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AUTOMOBILE INSURANCE - Accident benefits - Definitions

Tuesday, February 12, 2019 @ 8:46 AM  


Lexis Advance® Quicklaw®
Appeal by the insurer from a decision dismissing its summary trial application to dismiss the respondent’s action for damages for personal injuries sustained when an unidentified vehicle struck him while on the sandbar. The appellant argued that the application judge erred in concluding that the kilometre-wide sandbar appearing seasonally in the Fraser River was a highway within the meaning of s. 1.1 of the Insurance (Vehicle) Act. The public drove on the sandbar for the purposes of fishing and camping. The judge accepted the respondent’s argument that the sandbar was a public way because vehicles traversed it to access fishing areas. The judge found the definition of “highway” under the Transportation Act sufficiently broad to include areas attracting little Ministry attention, such as the sandbar.

HELD: Appeal allowed. The judge erred in law in interpreting the relevant statutory provisions. The sandbar was not a “highway” for the purposes of the Insurance (Vehicle) Act. There was no evidence any of the positive steps in paragraphs (a) to (g), as required by s. 1 of the Transportation Act, had occurred with respect to the sandbar. The sandbar was therefore not a “highway” within paragraph (a) of the Motor Vehicle Act definition. The sandbar did not fall within the definition of “other public way” in s. 1 of the Transportation Act because it was not a “way”. To find the sandbar was a “highway” because vehicles “traversed” it did not logically follow. The evidence did not show the public used the sandbar to go anywhere other than to park in order to camp or fish. The sandbar was the destination, not a route or a passage. The paramount use of the sandbar was to park or camp for recreational purposes. The vehicular use was limited to this purpose. The fact that vehicles drove onto the sandbar in an unrestricted manner and “traversed” it was insufficient to make it a highway. The judge’s interpretation would result in a variety of adverse consequences. It would result in uncertainty as to the dimensions and location of a highway. Uncertainty as to the ownership of the sandbar also raised complications.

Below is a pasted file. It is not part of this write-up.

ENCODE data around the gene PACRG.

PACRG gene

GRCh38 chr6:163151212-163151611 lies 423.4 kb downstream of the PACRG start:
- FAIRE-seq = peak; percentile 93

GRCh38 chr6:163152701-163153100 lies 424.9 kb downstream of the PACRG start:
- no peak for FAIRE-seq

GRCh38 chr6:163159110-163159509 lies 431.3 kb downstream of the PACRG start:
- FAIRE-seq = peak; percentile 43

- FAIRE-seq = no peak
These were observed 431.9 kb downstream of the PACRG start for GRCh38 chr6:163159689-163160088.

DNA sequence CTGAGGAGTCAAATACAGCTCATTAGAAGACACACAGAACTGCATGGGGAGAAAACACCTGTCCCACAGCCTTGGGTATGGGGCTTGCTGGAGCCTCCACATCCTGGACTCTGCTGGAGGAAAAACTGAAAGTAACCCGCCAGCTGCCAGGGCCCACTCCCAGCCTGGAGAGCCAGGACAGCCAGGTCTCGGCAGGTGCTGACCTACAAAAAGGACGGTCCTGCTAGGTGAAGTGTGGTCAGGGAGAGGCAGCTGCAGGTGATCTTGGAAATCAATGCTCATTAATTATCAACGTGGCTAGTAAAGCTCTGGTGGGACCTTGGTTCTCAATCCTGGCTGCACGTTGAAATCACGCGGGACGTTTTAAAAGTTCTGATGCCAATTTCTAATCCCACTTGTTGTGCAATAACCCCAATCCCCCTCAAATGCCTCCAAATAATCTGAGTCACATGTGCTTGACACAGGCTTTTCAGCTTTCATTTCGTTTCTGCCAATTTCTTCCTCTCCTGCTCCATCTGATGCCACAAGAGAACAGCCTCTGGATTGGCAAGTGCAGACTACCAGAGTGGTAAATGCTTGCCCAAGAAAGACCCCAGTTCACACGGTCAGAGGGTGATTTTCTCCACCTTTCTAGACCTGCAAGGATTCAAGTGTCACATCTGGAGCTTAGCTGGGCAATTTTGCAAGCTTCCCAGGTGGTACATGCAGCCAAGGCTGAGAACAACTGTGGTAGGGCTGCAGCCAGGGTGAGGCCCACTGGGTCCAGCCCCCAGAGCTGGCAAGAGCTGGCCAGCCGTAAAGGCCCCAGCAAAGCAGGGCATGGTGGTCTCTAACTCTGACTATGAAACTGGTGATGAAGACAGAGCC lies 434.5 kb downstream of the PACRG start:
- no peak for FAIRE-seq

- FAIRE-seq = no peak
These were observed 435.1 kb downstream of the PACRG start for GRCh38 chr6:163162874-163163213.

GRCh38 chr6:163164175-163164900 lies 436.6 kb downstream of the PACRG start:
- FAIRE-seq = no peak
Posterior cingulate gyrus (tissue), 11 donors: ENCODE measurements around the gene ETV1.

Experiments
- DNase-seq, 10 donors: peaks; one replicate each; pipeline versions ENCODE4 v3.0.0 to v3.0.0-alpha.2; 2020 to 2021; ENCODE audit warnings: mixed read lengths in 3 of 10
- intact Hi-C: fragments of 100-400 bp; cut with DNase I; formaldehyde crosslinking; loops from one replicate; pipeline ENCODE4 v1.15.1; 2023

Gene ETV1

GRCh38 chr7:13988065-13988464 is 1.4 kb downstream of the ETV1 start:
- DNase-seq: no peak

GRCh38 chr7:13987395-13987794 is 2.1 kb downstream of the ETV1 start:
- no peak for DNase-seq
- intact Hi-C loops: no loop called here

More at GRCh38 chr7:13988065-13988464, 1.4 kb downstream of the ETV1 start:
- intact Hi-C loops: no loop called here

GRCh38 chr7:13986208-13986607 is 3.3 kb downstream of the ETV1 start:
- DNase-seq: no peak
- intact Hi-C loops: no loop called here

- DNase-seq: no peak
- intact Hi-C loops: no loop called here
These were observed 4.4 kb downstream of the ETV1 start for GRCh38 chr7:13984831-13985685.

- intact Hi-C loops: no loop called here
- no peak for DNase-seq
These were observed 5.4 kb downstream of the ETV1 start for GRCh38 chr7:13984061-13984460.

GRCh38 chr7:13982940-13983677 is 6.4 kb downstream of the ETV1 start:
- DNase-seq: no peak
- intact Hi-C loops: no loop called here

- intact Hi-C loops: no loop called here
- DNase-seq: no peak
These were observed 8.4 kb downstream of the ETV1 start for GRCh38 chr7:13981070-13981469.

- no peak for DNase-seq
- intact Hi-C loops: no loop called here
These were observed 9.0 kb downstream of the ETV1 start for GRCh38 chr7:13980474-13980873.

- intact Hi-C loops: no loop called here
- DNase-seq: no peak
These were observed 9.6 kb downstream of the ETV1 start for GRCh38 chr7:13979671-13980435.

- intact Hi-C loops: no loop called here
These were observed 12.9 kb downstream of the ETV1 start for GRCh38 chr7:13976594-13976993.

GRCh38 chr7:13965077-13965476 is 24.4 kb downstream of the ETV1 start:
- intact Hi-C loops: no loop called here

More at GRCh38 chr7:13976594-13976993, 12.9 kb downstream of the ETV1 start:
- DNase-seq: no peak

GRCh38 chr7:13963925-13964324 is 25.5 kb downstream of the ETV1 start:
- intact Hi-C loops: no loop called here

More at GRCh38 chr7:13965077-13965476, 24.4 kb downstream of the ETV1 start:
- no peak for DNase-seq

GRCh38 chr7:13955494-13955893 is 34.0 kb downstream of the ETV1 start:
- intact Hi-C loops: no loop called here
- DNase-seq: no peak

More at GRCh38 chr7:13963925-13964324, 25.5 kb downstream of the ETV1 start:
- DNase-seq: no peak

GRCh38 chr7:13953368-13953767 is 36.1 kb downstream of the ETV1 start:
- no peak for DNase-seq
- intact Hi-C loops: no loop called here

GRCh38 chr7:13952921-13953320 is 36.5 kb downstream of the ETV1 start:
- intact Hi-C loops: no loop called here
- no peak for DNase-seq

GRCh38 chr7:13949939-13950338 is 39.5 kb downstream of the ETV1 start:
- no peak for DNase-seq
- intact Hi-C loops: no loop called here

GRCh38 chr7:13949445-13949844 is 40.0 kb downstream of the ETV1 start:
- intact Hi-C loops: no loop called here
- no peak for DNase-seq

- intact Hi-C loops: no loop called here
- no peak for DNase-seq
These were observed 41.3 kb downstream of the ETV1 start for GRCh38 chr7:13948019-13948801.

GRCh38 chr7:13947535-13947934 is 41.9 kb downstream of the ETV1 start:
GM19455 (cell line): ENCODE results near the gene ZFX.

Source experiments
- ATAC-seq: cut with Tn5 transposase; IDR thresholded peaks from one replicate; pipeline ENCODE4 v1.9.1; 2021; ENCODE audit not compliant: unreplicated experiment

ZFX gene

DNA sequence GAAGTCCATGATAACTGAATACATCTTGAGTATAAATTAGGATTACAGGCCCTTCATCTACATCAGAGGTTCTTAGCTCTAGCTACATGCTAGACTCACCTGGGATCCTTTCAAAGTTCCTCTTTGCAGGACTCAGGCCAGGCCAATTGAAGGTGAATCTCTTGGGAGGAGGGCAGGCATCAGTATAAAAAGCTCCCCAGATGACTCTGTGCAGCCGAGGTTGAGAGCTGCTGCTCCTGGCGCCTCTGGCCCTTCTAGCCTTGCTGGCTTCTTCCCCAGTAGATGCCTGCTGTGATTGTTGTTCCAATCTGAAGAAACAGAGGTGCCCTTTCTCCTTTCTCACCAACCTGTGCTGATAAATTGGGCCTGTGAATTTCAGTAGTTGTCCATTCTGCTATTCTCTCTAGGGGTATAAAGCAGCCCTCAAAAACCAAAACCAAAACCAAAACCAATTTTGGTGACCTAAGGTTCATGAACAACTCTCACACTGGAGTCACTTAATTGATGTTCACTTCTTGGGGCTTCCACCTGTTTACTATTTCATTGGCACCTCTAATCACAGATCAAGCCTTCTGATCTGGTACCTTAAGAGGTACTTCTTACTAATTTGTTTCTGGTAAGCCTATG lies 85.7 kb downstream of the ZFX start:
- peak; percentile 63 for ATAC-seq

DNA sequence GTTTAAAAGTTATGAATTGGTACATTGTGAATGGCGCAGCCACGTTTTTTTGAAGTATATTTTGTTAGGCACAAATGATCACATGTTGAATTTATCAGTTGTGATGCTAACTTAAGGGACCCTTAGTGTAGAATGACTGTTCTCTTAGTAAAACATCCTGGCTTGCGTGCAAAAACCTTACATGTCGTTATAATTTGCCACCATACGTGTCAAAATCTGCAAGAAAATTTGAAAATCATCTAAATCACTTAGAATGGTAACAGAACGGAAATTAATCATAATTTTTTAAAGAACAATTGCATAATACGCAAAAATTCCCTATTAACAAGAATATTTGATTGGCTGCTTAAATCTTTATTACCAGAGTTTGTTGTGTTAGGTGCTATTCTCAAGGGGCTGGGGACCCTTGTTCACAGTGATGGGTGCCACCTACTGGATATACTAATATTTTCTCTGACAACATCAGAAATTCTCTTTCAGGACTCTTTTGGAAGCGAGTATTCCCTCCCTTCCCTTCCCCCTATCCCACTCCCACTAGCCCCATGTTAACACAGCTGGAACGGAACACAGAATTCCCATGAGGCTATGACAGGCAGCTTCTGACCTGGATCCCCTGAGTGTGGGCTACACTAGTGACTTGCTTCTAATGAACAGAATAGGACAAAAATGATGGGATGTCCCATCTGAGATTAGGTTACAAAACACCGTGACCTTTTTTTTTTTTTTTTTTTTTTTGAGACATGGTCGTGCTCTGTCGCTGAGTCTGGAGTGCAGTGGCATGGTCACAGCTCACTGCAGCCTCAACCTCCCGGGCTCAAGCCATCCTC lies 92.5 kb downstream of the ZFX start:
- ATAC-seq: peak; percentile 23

Adam v. Insurance Corp. of British Columbia, [2018] B.C.J. No. 6943, British Columbia Court of Appeal, S.D. Frankel, K.C. Mackenzie and D.C. Harris JJ.A., December 20, 2018. Digest No. TLD-February112019003